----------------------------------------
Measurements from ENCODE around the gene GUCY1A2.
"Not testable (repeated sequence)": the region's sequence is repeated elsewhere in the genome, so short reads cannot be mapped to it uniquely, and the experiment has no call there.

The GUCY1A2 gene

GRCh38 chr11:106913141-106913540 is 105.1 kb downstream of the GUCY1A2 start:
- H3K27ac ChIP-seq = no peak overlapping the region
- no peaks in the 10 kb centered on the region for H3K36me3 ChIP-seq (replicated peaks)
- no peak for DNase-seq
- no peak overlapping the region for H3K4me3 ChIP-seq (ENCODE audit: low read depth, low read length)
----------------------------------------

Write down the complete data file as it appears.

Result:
Measurements from ENCODE around the gene GUCY1A2.
"Not testable (repeated sequence)": the region's sequence is repeated elsewhere in the genome, so short reads cannot be mapped to it uniquely, and the experiment has no call there.

The GUCY1A2 gene

GRCh38 chr11:106913141-106913540 is 105.1 kb downstream of the GUCY1A2 start:
- H3K27ac ChIP-seq = no peak overlapping the region
- no peaks in the 10 kb centered on the region for H3K36me3 ChIP-seq (replicated peaks)
- no peak for DNase-seq
- no peak overlapping the region for H3K4me3 ChIP-seq (ENCODE audit: low read depth, low read length)